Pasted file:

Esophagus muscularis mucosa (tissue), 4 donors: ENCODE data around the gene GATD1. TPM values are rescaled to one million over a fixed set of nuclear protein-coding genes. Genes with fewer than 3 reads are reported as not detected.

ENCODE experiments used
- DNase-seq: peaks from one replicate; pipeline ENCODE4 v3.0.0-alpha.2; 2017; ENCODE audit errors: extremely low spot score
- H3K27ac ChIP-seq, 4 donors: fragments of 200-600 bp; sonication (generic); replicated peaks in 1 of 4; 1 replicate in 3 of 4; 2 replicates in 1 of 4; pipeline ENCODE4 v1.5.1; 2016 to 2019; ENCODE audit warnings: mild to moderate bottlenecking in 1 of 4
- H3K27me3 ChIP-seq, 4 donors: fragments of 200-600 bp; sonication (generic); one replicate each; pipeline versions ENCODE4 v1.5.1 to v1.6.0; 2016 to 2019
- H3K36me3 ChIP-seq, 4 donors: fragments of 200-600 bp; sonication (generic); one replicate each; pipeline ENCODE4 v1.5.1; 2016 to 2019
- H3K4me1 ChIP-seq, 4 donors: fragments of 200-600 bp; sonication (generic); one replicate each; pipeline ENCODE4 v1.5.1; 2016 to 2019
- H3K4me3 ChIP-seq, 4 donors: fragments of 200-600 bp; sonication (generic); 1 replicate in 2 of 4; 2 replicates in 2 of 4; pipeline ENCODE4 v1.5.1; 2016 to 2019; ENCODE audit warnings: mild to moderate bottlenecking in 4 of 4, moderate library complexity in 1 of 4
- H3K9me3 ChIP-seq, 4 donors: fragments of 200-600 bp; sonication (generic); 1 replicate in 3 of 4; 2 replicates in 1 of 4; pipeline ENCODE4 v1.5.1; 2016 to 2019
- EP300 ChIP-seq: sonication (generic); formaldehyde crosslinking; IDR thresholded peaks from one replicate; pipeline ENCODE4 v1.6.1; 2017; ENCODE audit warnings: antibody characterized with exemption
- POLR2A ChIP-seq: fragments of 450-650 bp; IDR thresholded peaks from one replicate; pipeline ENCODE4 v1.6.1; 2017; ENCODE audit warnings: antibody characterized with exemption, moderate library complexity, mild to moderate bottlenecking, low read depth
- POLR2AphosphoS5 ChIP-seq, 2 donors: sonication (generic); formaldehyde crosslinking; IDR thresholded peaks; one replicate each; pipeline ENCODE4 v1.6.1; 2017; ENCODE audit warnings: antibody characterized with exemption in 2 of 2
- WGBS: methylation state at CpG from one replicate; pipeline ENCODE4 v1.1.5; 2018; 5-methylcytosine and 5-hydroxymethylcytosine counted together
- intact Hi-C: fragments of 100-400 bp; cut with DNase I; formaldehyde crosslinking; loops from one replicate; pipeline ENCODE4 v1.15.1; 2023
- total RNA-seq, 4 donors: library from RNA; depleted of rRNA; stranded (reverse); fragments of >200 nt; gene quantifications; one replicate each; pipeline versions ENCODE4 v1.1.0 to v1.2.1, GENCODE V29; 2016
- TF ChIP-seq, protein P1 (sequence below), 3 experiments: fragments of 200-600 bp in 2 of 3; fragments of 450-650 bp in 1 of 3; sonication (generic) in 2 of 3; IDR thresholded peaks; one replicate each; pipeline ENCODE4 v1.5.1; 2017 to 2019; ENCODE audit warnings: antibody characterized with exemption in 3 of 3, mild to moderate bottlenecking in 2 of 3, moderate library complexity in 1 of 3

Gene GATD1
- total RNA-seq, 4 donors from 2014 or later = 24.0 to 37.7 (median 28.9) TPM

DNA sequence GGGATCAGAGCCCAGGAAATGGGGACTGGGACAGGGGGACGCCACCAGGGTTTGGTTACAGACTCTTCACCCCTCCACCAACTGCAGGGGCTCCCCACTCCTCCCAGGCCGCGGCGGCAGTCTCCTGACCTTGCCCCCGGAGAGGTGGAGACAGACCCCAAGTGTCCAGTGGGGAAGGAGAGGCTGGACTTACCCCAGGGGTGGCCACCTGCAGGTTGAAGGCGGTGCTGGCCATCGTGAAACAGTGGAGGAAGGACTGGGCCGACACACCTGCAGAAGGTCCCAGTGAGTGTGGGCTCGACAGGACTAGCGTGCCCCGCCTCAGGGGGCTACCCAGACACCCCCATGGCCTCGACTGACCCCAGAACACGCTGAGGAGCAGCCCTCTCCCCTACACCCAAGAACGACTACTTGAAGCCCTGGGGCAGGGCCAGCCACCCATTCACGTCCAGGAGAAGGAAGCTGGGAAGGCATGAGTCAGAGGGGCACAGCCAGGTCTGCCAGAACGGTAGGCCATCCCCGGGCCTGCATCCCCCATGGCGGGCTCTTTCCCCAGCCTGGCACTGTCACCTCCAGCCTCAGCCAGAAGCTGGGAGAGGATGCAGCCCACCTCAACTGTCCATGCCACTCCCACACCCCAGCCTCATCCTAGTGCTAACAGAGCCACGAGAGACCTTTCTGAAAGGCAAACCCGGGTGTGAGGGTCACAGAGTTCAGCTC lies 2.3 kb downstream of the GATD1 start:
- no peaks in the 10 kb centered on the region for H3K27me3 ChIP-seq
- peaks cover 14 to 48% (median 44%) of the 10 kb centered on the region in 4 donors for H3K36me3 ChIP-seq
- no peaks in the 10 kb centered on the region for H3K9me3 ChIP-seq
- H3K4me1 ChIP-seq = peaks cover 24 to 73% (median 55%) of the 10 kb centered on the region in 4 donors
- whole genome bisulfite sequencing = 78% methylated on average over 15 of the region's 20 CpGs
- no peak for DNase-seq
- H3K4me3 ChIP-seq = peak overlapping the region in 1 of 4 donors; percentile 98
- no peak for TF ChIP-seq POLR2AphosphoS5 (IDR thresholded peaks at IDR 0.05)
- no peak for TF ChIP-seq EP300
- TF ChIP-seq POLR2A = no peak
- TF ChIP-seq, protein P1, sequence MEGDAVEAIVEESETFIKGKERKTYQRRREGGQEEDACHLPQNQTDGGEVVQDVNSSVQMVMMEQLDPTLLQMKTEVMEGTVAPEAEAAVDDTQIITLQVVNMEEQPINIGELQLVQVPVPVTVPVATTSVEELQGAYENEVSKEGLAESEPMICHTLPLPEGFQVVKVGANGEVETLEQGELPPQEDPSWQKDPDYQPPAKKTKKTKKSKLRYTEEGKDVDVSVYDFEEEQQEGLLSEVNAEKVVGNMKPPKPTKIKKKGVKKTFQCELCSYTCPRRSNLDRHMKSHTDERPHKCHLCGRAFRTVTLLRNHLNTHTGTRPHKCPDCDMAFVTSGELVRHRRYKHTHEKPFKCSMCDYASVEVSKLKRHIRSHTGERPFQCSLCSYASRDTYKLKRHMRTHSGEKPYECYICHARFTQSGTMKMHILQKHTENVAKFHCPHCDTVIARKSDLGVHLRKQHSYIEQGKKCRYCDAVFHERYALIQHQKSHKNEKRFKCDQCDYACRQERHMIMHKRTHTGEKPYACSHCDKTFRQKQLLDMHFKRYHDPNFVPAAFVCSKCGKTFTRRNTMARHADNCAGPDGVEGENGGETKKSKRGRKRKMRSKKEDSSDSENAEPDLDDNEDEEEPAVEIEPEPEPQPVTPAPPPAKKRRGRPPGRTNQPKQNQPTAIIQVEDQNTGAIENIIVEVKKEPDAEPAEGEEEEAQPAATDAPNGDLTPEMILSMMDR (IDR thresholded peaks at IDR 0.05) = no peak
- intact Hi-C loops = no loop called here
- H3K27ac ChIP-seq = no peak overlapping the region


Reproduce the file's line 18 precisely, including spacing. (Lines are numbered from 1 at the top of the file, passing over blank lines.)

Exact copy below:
- total RNA-seq, 4 donors from 2014 or later = 24.0 to 37.7 (median 28.9) TPM